And about the first part of your post... I'll definitely try that.
     
    06-25-2012, 07:56 AM
  #7
Banned
I love upnover's answer above.

However, I do commend you for being interested in advancing your riding and learning another technique.

The exercises I would recommend to get you started in this direction are grids or gymastics with no reins. The first step in learning an auto release to a true independent seat over the fences, with no need to take support from the neck. So over a grid (a cross rail to a vertical to an oxer, with one stride distances is a good one.) tie your reins in a knot and go through the grid with arms dangling and then with hands on your hips. If that's successful and the rest of your position doesn't deteriorate, try resting your hands on the neck and feeling the horse's head and neck move as a balancing gesture and then try reaching forward towards the bit with your hand and over each fence.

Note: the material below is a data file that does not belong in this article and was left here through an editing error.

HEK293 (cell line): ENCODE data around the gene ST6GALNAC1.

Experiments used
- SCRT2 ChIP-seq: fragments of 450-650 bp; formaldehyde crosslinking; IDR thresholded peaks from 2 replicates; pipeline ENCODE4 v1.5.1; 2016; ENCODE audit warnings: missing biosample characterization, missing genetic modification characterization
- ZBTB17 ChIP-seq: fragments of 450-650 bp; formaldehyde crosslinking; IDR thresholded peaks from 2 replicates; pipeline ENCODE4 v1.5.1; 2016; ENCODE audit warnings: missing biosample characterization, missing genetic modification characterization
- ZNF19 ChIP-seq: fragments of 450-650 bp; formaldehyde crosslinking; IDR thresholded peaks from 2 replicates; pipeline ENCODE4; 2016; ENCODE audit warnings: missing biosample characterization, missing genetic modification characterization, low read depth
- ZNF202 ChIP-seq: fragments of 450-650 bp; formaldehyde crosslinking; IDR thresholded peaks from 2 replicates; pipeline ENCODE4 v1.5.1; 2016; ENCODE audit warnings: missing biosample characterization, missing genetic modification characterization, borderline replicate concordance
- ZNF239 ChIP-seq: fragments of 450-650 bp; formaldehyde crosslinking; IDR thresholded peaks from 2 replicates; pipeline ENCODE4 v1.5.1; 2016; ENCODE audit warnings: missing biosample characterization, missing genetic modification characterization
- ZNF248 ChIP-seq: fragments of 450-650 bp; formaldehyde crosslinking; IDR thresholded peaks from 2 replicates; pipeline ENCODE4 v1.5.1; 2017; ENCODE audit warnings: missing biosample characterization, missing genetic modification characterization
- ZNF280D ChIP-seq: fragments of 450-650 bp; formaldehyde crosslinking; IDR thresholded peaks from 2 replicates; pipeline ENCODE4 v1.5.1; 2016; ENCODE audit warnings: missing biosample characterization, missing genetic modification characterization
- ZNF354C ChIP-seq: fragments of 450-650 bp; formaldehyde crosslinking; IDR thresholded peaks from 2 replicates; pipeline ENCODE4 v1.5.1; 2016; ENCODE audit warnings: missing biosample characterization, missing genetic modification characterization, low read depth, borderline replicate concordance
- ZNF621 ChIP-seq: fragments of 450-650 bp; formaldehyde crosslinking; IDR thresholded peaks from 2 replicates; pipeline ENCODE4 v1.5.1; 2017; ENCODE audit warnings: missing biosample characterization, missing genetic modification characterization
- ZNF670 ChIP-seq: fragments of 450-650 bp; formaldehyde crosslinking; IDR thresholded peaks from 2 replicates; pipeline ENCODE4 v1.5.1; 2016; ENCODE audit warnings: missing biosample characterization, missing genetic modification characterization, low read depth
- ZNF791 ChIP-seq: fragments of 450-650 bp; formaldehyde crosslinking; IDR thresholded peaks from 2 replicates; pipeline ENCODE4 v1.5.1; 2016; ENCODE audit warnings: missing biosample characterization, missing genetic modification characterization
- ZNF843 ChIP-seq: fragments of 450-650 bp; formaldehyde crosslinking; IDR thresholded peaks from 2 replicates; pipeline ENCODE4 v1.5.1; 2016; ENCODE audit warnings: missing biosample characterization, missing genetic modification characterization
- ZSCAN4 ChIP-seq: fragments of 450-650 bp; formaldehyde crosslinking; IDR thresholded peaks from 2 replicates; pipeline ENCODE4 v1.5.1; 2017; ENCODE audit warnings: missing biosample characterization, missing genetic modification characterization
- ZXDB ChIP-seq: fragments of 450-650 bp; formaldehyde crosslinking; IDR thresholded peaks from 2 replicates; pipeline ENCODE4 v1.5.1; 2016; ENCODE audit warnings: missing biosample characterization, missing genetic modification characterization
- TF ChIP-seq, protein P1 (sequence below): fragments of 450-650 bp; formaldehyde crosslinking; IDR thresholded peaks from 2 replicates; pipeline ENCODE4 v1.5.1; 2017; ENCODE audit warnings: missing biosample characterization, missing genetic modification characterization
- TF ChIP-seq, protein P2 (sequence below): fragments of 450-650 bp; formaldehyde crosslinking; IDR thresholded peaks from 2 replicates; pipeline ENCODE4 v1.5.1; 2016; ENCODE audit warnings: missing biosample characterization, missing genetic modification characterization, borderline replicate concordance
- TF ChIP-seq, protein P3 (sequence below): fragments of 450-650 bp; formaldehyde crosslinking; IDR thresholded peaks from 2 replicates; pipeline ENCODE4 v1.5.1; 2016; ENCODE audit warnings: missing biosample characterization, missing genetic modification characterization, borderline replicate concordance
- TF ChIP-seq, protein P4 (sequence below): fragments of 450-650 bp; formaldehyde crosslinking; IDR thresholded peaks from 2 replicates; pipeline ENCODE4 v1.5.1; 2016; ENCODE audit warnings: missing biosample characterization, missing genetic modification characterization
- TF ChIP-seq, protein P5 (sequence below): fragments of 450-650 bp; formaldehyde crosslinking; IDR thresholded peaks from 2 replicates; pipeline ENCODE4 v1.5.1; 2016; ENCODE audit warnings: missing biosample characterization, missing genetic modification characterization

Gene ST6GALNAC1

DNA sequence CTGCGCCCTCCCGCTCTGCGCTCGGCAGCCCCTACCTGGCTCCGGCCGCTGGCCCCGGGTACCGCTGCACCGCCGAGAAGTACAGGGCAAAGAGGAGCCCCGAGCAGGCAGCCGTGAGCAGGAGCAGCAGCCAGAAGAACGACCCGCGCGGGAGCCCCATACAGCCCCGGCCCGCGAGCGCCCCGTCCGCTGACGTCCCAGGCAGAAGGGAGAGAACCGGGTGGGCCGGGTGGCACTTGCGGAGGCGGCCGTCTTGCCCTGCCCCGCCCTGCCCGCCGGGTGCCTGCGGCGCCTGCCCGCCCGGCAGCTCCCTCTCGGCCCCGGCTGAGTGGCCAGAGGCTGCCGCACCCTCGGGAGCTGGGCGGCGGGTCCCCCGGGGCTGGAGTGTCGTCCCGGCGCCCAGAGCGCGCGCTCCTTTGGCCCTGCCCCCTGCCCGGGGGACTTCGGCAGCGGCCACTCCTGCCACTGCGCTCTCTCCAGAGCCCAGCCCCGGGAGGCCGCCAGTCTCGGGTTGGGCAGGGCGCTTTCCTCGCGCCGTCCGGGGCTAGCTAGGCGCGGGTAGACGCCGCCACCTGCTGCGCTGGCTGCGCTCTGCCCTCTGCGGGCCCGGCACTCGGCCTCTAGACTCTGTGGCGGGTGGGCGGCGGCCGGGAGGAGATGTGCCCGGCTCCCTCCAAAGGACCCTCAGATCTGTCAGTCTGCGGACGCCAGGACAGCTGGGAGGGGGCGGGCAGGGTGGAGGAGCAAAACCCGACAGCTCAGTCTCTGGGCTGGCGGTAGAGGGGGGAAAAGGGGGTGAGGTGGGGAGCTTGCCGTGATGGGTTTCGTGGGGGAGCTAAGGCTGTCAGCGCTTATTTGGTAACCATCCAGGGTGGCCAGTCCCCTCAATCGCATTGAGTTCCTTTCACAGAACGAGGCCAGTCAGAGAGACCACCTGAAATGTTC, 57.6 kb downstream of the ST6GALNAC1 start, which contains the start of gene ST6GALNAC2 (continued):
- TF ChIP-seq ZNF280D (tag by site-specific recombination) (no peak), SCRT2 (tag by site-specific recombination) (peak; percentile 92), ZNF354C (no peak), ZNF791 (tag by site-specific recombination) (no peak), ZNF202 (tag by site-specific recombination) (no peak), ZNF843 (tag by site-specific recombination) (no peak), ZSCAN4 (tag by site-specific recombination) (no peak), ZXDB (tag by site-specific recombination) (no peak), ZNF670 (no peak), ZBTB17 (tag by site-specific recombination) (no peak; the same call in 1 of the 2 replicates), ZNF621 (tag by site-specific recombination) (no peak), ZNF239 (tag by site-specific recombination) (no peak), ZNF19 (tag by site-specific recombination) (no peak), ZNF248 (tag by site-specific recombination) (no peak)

If at any point you're losing your position in the air, go back to crest releasing until you feel solid again.

In the last exercise, you're essentially *practicing* an auto release without risking your horse's mouth.

And even if you never use the auto release, these are still terrific exercises to develop timing and feel.

Other things to consider - most riders don't use a true crest release (one of GM's beefs) but allow their hands to float over the neck in an exxagerated broken line. Start your progress towards an auto release (and a more correct crest release) by dropping your hands down a couple inches and resting them on the muscle mass of the neck, rather than floating above the mane.

The progression towards an auto release is gradually moving the hand and arm downward while shortening the release, but still taking support from the neck. The final steps are when you have the straight arm from bit to elbow, are taking no support from the neck and are softly following the head and neck in the air.
     
    06-26-2012, 06:38 PM
  #8
Foal
Quote:
Originally Posted by maura    
I love upnover's answer above.